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Polycystic Kidney Disease

Polycystic Kidney Disease is a kidney problem which runs in the families and in which there are numerous cysts on the kidneys.

What is Polycystic Kidney Disease?

What are the types of Polycystic Kidney Disease?

What are the symptoms of Polycystic Kidney Disease?

What are the tests for Polycystic Kidney Disease?

What are the complications of Polycystic Kidney Disease?

What are the Polycystic Kidney Disease Prevention?

 

What is Polycystic Kidney Disease?

Polycystic kidney disease (PKD) is a genetic disorder characterized by the growth of numerous cysts in the kidneys. When cysts form in the kidneys, they are filled with fluid. PKD cysts can profoundly enlarge the kidneys while replacing much of the normal structure, resulting in reduced kidney function and leading to kidney failure.

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What are the types of Polycystic Kidney Disease?

There are mainly 3 types of Polycystic Kidney Disease and they are autosomal dominant PKD (ADPKD), autosomal recessive PKD (ARPKD) and Acquired PKD.

- ADPKD. It is the most common type which is inherited from one parent. If symptoms and problems develop, they usually start in adulthood. See the rest of this leaflet for details.

- ARPKD. It is a rare condition which typically develops soon after birth.You need two faulty genes to develop this condition. You get one faulty gene from each parent (who will be well but will be 'carriers' of one faulty gene each).

- Acquired polycystic kidney disease. In about 1 in 10 people who develop polycystic kidney disease, the faulty gene is a new mutation in the affected person. So, there are no other family members affected.

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What are the symptoms of Polycystic Kidney Disease?

People with PKD usually show no symptoms, until their age of 30~40. And the following is the possible symptoms.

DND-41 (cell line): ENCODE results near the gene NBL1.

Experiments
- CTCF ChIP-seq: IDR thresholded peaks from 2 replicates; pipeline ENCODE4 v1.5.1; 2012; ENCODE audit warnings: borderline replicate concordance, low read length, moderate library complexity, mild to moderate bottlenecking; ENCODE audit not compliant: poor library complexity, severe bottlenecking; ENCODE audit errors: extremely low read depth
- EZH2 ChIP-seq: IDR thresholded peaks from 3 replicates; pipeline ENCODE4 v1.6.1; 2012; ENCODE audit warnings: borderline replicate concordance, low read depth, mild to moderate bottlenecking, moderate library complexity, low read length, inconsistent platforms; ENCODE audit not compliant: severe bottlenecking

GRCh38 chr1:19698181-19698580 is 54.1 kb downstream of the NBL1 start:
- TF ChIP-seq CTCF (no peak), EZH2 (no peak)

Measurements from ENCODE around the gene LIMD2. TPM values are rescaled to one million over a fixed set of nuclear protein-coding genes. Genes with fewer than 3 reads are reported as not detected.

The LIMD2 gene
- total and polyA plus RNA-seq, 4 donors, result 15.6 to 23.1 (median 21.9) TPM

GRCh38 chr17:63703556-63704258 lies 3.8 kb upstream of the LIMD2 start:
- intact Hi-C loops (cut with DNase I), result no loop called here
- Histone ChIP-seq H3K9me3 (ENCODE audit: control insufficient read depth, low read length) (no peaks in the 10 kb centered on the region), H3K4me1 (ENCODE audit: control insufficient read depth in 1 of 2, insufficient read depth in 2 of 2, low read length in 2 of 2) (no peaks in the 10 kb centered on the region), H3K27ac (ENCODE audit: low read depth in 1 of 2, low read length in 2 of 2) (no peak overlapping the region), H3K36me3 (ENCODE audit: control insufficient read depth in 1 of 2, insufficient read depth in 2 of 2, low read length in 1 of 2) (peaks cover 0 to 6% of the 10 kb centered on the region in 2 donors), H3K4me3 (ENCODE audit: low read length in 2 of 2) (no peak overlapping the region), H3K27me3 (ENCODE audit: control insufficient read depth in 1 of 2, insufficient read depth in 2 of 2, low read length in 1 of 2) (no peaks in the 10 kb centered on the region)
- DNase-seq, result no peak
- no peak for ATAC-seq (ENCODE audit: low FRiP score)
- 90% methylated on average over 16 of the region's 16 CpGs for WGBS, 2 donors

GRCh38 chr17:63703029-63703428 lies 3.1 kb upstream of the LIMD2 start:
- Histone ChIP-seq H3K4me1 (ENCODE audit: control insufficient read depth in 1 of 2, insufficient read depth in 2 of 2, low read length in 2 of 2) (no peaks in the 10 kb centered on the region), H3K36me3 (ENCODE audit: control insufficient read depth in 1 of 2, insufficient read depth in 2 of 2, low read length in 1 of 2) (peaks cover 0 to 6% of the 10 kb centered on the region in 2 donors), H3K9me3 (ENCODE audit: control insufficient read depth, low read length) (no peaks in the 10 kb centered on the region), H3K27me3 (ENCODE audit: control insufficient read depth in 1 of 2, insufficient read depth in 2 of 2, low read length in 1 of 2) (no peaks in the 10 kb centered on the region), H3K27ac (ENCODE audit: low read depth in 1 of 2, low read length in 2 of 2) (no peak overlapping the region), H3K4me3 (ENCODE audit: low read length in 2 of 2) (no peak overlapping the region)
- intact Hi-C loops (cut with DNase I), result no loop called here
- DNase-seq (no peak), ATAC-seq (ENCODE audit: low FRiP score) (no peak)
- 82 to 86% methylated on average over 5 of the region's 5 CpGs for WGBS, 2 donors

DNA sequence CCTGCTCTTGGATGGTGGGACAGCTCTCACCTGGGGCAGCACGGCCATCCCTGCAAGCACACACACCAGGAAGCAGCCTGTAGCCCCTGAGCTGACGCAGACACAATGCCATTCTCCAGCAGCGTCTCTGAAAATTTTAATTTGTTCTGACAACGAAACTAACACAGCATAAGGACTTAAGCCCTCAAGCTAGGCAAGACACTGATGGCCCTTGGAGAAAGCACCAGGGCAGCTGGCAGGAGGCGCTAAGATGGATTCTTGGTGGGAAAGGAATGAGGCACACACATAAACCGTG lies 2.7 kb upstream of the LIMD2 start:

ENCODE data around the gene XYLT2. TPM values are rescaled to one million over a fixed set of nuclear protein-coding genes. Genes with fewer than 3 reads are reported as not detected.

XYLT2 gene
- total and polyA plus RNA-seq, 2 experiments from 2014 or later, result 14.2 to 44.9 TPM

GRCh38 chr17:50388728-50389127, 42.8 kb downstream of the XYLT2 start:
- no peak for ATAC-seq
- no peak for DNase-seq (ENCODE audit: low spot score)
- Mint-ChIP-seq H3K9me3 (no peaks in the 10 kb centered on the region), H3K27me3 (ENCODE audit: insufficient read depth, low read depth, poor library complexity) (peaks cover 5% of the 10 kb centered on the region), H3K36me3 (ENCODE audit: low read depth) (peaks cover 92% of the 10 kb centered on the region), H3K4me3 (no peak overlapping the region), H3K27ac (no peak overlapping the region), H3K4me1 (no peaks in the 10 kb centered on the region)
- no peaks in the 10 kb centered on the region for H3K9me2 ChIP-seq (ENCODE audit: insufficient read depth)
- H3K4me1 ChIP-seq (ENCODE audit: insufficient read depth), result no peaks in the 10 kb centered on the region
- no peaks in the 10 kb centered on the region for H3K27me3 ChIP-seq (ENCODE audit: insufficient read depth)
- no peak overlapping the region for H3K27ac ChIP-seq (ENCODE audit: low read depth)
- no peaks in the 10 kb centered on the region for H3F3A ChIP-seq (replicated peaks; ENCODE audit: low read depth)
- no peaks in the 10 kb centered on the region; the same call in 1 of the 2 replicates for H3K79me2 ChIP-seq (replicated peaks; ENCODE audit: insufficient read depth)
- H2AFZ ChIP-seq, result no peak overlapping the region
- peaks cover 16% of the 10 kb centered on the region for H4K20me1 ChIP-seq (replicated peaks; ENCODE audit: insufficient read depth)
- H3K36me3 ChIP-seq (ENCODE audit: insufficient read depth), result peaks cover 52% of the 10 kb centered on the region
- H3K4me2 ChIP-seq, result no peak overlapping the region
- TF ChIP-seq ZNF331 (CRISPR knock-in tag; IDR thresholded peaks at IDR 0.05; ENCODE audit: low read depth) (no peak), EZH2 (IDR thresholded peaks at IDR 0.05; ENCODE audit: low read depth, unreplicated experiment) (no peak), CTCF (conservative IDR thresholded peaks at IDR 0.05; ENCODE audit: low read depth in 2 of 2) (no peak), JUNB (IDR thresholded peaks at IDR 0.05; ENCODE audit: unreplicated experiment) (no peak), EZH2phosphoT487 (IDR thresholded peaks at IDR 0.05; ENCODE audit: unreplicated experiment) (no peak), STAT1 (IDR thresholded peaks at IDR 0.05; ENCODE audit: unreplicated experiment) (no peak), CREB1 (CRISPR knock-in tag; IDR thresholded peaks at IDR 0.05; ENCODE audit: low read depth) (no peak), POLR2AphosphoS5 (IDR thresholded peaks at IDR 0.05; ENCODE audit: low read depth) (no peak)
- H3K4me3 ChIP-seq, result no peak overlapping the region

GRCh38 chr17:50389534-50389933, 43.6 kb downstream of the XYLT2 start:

- high blood pressure

- blood in urine

- back, flank or side pain

- frequent bladder

- repeated kidney infections

- increased size of abdomen

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What are the tests for Polycystic Kidney Disease?

If you are suspected with PKD, you are suggested to talk with your doctor and he or she may suggest the following tests.

- Ultrasound. Someone at risk for PKD who is older than 30 and has a normal ultrasound of the kidneys probably does not have PKD.

- CT Scan. A CT scan (computed tomography scan) may detect smaller cysts that cannot be found by an ultrasound.

- MRI scan. As you lie inside a large cylinder, magnetic fields and radio waves generate cross-sectional views of your kidneys.

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What are the complications of Polycystic Kidney Disease?

There are numerous complications associated with polycystic kidney disease as follows.

- Hypertension

- Kidney Failure

- Development of an aneurysm in the brain

- Heart valve abnormalities

- Pregnancy complications

- Growth of cysts in the liver

- Colon problems

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What are the Polycystic Kidney Disease Prevention?

If you are trying to find the PKD prevention, a genetic counselor will be helpful for you. Some preventive measures indeed help keep the kidneys as healthy as possible.

- Exercise regularly. Aim for at least 30 minutes of moderate physical activity most days of the week.

- Eat a low-salt diet containing plenty of fruits, vegetables and whole grains.

- Quit smoking and drinking.

PKD develops slowly. However, if it is not treated, it will develop into Kidney Failure eventually. Thereby, if you happen to be a person with PKD, please find a proper treatment for your own conditions as soon as possible.

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